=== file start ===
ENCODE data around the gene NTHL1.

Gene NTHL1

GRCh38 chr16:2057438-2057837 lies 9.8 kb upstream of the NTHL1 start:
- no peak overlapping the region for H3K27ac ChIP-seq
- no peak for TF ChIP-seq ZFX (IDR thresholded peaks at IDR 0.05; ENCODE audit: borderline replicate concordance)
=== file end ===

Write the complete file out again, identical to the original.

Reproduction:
ENCODE data around the gene NTHL1.

Gene NTHL1

GRCh38 chr16:2057438-2057837 lies 9.8 kb upstream of the NTHL1 start:
- no peak overlapping the region for H3K27ac ChIP-seq
- no peak for TF ChIP-seq ZFX (IDR thresholded peaks at IDR 0.05; ENCODE audit: borderline replicate concordance)